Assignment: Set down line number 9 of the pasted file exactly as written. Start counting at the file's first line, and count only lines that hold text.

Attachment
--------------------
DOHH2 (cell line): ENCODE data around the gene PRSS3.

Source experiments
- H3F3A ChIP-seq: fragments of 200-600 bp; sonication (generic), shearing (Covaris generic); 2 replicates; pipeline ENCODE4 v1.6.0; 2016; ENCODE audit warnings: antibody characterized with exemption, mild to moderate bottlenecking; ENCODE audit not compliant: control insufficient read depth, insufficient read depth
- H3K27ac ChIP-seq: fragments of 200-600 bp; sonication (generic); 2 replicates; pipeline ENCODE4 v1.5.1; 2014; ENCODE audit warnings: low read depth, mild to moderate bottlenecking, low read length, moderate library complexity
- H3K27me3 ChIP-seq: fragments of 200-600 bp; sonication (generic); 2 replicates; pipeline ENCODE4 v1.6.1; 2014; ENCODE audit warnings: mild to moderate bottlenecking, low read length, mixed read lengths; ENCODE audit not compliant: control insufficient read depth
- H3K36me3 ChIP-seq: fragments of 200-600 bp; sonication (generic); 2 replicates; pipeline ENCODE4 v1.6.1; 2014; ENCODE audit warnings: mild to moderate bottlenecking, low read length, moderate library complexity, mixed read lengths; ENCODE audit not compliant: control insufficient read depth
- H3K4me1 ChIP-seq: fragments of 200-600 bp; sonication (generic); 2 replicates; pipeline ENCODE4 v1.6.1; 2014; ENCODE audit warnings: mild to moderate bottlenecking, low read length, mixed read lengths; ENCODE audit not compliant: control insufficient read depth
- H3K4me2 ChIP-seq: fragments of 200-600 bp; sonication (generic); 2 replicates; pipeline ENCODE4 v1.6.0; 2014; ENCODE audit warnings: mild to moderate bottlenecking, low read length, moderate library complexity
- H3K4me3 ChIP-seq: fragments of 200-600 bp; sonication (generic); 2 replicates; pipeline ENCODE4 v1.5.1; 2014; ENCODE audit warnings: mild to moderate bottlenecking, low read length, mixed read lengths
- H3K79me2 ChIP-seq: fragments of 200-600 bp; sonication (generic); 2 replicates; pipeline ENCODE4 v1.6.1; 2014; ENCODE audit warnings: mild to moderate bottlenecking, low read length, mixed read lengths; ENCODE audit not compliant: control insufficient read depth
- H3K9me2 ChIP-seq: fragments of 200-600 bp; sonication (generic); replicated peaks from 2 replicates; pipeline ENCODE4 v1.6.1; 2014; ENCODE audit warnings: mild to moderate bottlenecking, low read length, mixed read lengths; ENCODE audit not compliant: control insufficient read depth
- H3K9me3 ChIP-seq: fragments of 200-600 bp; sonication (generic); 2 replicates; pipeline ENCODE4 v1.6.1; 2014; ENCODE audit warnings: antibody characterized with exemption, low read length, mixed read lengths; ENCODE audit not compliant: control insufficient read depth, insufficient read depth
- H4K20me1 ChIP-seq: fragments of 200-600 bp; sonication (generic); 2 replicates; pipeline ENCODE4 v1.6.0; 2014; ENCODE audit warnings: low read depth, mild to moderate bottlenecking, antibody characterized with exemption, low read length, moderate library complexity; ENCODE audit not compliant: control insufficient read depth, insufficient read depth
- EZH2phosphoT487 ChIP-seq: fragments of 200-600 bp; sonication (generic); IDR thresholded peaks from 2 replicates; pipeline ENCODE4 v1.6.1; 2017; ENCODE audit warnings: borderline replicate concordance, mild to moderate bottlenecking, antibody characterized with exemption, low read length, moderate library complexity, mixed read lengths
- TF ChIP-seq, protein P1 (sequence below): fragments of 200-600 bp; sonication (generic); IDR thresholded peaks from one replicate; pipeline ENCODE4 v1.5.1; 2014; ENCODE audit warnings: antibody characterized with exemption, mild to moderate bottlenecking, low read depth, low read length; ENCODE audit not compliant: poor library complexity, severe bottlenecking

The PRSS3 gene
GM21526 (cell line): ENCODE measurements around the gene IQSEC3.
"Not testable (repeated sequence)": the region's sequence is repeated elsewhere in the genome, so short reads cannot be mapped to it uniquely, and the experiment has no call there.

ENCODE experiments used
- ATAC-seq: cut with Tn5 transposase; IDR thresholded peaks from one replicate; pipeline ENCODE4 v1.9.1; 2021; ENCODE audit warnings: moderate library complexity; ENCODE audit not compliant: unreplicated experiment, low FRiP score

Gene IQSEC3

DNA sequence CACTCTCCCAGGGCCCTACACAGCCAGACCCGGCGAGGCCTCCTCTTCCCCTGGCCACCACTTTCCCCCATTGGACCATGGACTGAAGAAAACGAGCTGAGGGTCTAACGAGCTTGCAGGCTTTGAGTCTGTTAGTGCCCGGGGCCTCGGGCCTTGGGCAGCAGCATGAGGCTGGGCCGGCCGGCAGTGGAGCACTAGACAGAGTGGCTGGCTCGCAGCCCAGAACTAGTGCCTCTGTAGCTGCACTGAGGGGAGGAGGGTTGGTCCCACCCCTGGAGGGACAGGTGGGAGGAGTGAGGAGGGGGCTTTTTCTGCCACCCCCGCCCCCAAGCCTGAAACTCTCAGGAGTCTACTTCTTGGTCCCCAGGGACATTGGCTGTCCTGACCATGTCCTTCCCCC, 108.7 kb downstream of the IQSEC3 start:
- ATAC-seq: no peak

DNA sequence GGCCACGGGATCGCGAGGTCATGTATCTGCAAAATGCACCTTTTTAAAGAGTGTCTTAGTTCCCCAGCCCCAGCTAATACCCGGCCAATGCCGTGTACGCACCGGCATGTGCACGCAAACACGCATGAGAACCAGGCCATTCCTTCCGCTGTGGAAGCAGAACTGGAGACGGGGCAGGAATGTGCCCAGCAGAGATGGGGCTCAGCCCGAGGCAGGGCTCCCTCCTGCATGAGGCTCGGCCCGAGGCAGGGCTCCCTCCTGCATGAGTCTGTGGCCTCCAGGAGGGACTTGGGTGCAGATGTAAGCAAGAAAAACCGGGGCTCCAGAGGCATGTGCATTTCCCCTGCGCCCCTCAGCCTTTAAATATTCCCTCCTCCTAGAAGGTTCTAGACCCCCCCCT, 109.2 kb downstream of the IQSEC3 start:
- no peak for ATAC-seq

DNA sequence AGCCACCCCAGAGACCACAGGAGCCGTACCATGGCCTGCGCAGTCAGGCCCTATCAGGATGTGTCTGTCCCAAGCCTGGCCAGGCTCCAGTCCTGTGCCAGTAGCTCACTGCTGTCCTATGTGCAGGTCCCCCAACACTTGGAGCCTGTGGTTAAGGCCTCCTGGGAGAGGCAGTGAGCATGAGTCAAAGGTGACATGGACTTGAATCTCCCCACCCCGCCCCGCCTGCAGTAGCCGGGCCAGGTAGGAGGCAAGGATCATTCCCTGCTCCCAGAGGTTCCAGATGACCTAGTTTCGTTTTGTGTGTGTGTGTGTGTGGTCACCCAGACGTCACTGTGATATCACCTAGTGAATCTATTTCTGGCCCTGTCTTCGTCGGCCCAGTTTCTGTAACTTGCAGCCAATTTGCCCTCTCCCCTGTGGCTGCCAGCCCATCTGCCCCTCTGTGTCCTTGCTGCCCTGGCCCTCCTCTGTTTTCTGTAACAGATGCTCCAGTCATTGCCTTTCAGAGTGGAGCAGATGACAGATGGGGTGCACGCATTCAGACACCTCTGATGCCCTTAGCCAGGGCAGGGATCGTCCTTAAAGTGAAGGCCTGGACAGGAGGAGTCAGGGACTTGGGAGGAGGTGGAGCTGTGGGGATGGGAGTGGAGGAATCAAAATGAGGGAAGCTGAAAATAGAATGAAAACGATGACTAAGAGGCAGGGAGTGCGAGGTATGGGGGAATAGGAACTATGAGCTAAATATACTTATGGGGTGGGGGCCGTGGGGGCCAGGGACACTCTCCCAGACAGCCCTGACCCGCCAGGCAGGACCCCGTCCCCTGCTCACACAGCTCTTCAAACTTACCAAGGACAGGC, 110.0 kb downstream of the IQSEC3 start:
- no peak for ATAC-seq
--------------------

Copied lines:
- H3K4me3 ChIP-seq: fragments of 200-600 bp; sonication (generic); 2 replicates; pipeline ENCODE4 v1.5.1; 2014; ENCODE audit warnings: mild to moderate bottlenecking, low read length, mixed read lengths